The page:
Winter is the perfect period to explore Venice’s many galleries, museums and churches; during these quieter months of the year, the city’s cultural attractions and historic buildings are often remarkably free from visitors, and you can contemplate its artistic treasures in peaceful tranquility. Over the past few days, we’ve been enjoying some of La Serenissima’s gorgeous depictions of the Christmas story, to get us in the mood for the festive weekend ahead.
Nativity by the studio of Bonifacio de’ Pitati – Chiesa di San Sebastiano. Hidden away behind a discreet doorway in the Church of San Sebastiano, you’ll find a serenely beautiful sacristy richly decorated with paintings by masters such as Tintoretto and Bonifacio de’Pitati, including a dramatically illuminated portrayal of the Adoration of the Shepherds – one of whom is tenderly lifting a sheep to peer into the manger.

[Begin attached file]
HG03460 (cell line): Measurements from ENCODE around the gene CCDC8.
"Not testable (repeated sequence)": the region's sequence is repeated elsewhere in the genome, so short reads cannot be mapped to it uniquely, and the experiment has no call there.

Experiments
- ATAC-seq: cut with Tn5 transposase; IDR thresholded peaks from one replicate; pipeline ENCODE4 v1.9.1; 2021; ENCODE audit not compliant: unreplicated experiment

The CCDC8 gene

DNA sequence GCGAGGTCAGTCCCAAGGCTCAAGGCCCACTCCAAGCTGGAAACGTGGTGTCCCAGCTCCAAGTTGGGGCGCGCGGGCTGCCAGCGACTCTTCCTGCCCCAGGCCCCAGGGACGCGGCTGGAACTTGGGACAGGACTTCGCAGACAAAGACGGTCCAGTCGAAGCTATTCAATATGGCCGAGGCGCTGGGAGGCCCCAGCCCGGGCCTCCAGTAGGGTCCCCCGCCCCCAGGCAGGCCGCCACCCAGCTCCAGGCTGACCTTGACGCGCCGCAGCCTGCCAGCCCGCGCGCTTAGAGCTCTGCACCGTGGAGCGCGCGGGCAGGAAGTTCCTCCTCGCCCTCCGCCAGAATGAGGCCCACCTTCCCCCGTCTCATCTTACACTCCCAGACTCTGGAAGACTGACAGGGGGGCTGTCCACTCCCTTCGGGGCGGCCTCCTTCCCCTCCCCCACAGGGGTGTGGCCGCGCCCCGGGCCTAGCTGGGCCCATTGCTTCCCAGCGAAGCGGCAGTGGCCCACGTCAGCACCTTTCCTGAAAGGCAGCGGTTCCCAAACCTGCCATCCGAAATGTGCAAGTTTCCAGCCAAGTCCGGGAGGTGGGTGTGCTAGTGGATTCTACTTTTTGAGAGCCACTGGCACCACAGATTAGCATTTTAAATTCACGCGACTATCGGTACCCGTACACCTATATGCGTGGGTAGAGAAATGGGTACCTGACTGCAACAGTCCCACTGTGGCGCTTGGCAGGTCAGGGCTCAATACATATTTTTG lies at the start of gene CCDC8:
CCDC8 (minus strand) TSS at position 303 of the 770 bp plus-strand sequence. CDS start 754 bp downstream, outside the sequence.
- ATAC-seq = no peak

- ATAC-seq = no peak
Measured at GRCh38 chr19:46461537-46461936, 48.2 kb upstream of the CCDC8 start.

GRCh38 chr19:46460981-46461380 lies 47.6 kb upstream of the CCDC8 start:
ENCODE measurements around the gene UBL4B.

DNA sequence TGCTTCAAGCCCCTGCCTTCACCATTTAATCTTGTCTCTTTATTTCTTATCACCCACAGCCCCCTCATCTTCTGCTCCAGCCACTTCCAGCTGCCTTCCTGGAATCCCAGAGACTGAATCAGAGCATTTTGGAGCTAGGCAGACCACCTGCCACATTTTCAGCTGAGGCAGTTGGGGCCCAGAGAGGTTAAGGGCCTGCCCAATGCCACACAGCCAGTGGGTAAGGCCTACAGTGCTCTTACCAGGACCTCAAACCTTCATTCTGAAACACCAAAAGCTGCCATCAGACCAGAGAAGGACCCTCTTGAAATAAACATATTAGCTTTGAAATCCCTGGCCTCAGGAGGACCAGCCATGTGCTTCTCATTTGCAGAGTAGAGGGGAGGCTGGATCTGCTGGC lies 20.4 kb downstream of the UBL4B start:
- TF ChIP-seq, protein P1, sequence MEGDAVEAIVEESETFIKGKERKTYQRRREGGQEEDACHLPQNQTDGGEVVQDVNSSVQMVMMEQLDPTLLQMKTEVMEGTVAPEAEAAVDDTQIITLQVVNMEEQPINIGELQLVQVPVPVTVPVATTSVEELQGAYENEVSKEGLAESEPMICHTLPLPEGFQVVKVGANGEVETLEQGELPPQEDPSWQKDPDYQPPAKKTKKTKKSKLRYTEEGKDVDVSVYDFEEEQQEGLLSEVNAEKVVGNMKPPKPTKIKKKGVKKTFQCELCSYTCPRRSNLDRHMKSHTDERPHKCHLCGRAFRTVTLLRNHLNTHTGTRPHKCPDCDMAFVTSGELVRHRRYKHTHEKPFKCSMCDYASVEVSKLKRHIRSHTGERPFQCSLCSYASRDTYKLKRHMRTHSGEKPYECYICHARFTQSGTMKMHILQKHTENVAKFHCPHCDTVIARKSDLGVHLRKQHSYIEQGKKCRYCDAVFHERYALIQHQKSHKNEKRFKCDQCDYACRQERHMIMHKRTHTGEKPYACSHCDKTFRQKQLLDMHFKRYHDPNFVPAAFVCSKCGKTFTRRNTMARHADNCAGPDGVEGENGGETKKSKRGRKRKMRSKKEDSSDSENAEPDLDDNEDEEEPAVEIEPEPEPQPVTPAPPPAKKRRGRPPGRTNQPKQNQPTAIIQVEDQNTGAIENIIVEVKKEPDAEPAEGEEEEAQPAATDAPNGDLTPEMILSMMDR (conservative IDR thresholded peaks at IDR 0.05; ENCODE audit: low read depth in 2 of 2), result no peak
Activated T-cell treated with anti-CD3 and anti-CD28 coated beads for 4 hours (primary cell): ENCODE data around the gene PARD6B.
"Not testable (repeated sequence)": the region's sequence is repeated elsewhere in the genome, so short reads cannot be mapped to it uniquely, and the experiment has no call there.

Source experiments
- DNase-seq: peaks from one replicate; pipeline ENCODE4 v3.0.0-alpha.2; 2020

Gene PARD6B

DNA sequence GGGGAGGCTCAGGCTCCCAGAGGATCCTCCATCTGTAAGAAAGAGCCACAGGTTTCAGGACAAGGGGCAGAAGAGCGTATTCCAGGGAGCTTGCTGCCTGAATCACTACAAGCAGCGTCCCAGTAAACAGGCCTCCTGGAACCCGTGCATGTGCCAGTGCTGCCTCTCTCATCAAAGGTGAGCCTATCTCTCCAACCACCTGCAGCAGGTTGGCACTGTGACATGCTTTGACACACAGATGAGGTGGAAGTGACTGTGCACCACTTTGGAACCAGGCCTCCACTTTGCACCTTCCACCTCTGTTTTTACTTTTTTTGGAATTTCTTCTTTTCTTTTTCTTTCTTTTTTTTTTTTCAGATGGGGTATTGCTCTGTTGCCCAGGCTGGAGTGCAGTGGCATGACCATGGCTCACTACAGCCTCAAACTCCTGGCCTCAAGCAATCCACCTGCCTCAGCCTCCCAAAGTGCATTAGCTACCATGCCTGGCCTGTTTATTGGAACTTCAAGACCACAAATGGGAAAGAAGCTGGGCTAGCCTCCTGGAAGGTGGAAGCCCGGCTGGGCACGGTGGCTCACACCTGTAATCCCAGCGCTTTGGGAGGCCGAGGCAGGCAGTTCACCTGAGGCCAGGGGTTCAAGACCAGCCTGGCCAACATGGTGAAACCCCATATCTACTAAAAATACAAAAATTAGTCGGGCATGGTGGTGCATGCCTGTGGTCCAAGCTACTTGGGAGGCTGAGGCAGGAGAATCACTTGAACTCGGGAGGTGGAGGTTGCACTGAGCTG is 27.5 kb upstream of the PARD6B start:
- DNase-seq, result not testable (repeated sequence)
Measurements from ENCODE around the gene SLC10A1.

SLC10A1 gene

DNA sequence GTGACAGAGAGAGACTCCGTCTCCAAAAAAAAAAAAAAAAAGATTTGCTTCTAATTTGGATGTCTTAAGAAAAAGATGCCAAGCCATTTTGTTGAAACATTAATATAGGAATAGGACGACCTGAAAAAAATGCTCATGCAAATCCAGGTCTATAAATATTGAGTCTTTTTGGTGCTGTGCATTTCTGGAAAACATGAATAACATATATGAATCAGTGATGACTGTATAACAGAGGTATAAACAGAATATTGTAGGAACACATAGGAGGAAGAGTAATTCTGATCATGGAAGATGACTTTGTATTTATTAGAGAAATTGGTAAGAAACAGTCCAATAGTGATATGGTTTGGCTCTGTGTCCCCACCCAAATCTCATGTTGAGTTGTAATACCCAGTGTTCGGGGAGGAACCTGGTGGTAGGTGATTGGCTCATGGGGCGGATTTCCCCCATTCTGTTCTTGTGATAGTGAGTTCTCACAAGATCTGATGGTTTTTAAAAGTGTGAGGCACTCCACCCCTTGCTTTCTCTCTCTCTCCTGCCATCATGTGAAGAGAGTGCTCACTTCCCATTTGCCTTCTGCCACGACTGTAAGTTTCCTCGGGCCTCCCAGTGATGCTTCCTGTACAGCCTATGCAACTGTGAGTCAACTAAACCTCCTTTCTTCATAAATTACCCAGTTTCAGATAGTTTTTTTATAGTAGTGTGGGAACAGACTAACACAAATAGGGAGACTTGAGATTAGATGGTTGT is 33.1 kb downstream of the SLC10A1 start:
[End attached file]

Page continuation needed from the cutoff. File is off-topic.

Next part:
Adoration of the Magi by Antonio Vassilacchi – Chiesa di San Zaccaria. When most people visit the church of Zan Zaccaria, they head straight for Bellini’s celebrated altarpiece depicting the Madonna enthroned. This Christmas, take a few moments to enjoy some of the other fine paintings adorning the walls of the Basilica, including a lively depiction of the Adoration of the Magi, whose exotic costumes contrast markedly with the simplicity of the stable setting.
The Polyptych of Conversano by Bartolomeo Vivarini – Gallerie dell’Accademia. Signed and dated 1475, this exquisite portable altarpiece was produced for the Cathedral of Conversano in Apulia (southern Italy) where it remained until 1883, when it was purchased by the Italian government and brought back to Venice. Recently restored by Save Venice Inc., it is an extremely rare example of a 15th century Nativity scene; of the 105 known altarpieces commissioned in Venice between 1450 and 1530, only five represented the birth of Christ.